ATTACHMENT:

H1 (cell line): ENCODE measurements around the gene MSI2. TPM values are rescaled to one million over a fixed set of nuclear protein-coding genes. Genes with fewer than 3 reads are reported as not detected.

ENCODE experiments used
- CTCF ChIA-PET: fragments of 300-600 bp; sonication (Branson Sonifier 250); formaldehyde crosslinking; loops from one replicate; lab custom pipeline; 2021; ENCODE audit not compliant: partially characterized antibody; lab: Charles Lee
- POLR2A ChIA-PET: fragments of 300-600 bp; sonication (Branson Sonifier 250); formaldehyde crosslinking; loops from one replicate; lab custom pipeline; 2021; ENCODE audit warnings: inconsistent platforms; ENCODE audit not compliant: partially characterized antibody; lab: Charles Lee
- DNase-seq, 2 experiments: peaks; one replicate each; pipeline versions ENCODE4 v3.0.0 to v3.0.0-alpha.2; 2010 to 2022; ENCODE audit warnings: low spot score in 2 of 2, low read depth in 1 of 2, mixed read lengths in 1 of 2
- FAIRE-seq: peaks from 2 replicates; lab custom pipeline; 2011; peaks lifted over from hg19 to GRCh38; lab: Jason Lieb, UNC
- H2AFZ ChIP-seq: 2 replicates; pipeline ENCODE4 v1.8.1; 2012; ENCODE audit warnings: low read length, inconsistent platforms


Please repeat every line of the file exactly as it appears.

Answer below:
H1 (cell line): ENCODE measurements around the gene MSI2. TPM values are rescaled to one million over a fixed set of nuclear protein-coding genes. Genes with fewer than 3 reads are reported as not detected.

ENCODE experiments used
- CTCF ChIA-PET: fragments of 300-600 bp; sonication (Branson Sonifier 250); formaldehyde crosslinking; loops from one replicate; lab custom pipeline; 2021; ENCODE audit not compliant: partially characterized antibody; lab: Charles Lee
- POLR2A ChIA-PET: fragments of 300-600 bp; sonication (Branson Sonifier 250); formaldehyde crosslinking; loops from one replicate; lab custom pipeline; 2021; ENCODE audit warnings: inconsistent platforms; ENCODE audit not compliant: partially characterized antibody; lab: Charles Lee
- DNase-seq, 2 experiments: peaks; one replicate each; pipeline versions ENCODE4 v3.0.0 to v3.0.0-alpha.2; 2010 to 2022; ENCODE audit warnings: low spot score in 2 of 2, low read depth in 1 of 2, mixed read lengths in 1 of 2
- FAIRE-seq: peaks from 2 replicates; lab custom pipeline; 2011; peaks lifted over from hg19 to GRCh38; lab: Jason Lieb, UNC
- H2AFZ ChIP-seq: 2 replicates; pipeline ENCODE4 v1.8.1; 2012; ENCODE audit warnings: low read length, inconsistent platforms